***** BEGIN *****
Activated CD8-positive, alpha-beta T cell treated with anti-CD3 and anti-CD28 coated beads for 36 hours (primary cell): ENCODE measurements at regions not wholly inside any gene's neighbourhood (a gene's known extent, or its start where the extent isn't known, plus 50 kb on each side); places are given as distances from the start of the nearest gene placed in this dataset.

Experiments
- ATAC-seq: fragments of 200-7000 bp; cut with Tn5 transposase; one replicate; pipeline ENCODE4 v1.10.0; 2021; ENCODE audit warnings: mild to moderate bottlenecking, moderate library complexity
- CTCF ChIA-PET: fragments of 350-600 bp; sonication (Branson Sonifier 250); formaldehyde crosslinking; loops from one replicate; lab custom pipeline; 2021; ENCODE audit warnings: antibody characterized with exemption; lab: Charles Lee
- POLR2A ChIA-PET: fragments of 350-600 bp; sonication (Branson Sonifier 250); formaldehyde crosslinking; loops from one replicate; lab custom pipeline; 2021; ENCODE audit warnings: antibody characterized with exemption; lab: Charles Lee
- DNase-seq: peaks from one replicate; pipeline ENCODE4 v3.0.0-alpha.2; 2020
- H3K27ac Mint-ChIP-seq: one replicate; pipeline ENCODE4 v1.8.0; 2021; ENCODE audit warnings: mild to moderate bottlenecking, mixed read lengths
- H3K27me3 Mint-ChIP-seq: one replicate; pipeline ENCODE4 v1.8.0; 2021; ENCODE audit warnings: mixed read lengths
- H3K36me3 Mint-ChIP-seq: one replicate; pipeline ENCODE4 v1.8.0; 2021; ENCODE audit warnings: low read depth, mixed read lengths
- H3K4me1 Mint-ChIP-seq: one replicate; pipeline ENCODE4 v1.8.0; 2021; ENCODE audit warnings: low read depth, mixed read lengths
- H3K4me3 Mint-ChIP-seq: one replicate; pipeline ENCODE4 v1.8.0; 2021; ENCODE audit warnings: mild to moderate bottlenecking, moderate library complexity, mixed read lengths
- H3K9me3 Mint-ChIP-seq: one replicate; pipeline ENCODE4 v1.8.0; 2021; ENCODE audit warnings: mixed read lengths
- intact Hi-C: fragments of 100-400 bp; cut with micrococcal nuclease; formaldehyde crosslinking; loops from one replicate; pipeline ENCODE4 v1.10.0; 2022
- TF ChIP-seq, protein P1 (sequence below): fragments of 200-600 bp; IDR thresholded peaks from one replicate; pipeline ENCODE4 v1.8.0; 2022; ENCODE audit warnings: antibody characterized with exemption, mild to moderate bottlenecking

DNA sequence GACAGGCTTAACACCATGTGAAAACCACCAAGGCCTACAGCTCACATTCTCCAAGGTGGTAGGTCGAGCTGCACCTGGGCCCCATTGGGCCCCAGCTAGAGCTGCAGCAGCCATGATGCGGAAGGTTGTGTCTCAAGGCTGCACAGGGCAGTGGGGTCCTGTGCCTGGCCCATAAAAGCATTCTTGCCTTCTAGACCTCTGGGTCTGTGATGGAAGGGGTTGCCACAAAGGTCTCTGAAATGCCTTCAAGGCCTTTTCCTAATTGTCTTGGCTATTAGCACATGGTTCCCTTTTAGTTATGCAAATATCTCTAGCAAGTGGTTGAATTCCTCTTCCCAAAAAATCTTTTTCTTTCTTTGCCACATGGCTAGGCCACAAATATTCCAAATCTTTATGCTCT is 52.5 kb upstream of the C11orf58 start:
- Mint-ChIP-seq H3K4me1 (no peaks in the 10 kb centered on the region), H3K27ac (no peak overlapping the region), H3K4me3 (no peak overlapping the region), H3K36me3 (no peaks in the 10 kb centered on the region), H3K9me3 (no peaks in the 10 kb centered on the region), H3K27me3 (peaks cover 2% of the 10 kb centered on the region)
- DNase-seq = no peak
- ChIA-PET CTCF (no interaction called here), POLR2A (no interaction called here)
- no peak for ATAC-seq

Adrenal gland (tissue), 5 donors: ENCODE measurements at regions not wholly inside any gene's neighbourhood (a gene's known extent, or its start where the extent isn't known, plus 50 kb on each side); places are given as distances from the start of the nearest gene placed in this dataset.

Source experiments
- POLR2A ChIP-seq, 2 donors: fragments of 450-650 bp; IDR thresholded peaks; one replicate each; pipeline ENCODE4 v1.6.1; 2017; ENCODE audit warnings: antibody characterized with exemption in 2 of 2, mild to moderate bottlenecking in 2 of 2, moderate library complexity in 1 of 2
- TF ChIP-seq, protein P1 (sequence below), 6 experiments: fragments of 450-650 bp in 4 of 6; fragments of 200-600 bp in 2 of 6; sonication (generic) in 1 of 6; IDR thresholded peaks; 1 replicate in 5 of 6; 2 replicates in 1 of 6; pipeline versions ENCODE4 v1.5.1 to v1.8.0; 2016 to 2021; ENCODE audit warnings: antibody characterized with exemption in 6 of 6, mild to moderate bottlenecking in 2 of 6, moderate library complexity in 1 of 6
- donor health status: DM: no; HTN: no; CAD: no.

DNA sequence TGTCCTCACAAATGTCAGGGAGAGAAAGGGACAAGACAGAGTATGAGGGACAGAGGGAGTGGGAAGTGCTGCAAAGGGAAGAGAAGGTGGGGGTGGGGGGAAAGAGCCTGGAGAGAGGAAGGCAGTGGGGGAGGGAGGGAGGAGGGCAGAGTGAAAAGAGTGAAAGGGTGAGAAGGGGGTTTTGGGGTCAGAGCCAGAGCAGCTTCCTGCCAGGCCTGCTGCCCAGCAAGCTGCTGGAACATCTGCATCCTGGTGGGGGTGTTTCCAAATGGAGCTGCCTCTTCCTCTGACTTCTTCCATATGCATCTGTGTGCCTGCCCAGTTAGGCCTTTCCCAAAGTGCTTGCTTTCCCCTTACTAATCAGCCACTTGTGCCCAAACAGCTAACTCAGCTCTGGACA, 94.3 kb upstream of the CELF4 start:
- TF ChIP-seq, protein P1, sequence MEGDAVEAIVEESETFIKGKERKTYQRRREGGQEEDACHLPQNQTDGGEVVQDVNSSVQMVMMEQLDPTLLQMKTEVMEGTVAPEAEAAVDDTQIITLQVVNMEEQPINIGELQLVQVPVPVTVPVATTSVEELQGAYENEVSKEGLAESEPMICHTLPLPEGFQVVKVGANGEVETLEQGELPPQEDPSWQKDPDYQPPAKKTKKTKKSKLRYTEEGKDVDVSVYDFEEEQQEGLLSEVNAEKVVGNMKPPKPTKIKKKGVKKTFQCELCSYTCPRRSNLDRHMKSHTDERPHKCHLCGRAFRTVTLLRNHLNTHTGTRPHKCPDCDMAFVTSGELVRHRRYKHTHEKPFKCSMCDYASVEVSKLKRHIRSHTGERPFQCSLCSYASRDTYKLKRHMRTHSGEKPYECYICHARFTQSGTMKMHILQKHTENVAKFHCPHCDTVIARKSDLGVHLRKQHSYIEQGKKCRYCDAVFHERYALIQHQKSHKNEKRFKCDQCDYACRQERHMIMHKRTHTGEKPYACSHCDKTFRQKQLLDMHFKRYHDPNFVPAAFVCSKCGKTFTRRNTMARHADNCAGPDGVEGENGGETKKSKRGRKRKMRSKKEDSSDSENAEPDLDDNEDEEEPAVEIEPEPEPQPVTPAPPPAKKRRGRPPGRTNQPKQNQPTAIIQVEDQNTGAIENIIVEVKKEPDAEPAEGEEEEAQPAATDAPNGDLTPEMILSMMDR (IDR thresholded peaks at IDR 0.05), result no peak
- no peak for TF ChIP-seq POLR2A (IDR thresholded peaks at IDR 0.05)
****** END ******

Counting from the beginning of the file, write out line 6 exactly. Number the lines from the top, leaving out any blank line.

- DNase-seq: peaks from one replicate; pipeline ENCODE4 v3.0.0-alpha.2; 2020